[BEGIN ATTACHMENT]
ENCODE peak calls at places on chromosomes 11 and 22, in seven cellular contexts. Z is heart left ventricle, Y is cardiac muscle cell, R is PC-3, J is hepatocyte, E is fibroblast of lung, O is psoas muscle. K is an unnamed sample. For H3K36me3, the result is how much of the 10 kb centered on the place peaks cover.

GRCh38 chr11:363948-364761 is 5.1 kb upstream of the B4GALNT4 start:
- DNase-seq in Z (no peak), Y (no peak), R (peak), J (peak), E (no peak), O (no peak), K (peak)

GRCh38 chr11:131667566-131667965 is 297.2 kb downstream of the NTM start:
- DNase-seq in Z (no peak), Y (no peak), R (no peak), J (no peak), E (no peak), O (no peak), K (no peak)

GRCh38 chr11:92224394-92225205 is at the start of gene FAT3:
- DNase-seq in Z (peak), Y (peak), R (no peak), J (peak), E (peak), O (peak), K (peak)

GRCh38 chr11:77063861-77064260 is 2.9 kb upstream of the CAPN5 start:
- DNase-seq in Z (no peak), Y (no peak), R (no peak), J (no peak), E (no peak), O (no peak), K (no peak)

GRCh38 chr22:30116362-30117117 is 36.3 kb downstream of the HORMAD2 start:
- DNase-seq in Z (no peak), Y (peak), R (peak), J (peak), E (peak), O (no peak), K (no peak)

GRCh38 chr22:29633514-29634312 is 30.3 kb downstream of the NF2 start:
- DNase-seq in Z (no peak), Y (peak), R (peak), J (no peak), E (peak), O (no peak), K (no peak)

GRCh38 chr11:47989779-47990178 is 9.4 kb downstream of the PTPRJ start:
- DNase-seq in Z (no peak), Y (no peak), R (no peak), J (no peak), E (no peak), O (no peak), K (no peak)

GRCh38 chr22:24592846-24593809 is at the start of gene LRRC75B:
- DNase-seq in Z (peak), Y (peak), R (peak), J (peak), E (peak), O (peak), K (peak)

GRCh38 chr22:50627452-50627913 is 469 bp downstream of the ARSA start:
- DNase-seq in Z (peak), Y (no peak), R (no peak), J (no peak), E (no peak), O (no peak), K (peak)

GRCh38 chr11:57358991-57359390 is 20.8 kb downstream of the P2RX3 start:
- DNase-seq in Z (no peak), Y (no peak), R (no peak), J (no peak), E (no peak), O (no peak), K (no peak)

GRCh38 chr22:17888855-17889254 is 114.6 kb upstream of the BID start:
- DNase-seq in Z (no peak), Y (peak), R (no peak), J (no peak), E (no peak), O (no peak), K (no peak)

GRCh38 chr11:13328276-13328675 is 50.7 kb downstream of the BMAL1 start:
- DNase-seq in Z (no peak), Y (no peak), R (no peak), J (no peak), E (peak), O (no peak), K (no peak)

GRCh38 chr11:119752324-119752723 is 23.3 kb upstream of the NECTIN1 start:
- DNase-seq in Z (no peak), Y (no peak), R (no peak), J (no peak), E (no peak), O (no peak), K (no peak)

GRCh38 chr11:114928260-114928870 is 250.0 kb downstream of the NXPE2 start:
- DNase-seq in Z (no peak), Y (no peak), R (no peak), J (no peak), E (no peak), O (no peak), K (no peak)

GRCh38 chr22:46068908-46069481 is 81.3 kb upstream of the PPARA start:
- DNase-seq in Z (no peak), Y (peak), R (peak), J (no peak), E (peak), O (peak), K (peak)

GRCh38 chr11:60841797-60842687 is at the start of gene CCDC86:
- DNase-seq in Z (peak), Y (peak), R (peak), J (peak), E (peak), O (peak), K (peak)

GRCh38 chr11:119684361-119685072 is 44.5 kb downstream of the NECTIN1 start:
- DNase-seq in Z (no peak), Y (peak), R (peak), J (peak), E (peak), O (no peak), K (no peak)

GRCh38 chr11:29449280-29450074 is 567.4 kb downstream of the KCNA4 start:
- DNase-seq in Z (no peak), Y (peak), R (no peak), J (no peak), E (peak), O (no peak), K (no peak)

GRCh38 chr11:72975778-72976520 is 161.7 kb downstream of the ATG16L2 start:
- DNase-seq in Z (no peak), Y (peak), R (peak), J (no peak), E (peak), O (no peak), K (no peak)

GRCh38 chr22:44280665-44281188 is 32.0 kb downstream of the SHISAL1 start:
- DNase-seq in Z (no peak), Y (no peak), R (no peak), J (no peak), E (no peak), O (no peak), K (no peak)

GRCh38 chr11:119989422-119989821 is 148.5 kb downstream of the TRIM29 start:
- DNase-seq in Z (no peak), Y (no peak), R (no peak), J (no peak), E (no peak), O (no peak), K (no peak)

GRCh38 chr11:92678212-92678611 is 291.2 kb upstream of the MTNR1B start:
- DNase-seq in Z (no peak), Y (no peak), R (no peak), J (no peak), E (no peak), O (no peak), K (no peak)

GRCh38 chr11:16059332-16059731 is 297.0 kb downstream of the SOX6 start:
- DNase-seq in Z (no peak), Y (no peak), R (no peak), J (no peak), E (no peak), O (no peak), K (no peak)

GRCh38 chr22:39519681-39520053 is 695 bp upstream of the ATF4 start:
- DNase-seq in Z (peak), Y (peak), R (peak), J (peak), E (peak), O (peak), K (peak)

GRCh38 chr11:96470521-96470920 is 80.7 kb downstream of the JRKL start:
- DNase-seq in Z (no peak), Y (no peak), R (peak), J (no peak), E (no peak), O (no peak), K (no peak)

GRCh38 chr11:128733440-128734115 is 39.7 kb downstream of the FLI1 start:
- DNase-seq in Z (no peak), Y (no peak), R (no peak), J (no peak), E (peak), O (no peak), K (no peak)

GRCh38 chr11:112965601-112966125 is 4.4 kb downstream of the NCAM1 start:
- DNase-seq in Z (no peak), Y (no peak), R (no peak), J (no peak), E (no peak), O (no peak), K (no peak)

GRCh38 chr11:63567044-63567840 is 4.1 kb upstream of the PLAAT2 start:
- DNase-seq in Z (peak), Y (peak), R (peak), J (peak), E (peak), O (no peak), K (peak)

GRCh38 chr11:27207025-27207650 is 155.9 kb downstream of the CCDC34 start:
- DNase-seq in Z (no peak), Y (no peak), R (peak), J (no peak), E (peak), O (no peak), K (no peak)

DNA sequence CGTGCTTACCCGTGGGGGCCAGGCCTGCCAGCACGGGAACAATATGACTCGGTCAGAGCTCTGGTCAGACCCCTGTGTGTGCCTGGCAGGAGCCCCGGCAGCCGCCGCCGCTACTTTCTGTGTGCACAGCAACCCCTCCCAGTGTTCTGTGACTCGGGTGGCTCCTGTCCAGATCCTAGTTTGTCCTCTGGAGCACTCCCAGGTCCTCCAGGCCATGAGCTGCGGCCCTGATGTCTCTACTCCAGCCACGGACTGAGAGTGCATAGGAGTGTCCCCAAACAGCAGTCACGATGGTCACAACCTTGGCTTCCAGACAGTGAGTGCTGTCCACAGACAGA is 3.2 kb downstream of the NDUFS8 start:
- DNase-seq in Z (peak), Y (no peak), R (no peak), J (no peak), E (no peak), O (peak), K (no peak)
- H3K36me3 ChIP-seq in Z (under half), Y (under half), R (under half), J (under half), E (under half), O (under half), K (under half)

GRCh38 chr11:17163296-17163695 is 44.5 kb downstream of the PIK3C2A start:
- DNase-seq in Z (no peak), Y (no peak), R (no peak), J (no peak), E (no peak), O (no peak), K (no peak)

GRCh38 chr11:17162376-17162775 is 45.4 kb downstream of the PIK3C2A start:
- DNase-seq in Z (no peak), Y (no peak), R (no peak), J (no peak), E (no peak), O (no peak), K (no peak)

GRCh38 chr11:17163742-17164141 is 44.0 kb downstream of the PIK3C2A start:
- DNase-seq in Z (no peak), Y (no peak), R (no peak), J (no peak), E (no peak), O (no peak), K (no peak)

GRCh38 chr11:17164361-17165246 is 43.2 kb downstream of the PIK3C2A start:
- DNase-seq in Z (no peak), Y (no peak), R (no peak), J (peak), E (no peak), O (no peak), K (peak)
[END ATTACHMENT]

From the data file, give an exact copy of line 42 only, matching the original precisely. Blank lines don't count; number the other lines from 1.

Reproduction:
GRCh38 chr11:119989422-119989821 is 148.5 kb downstream of the TRIM29 start: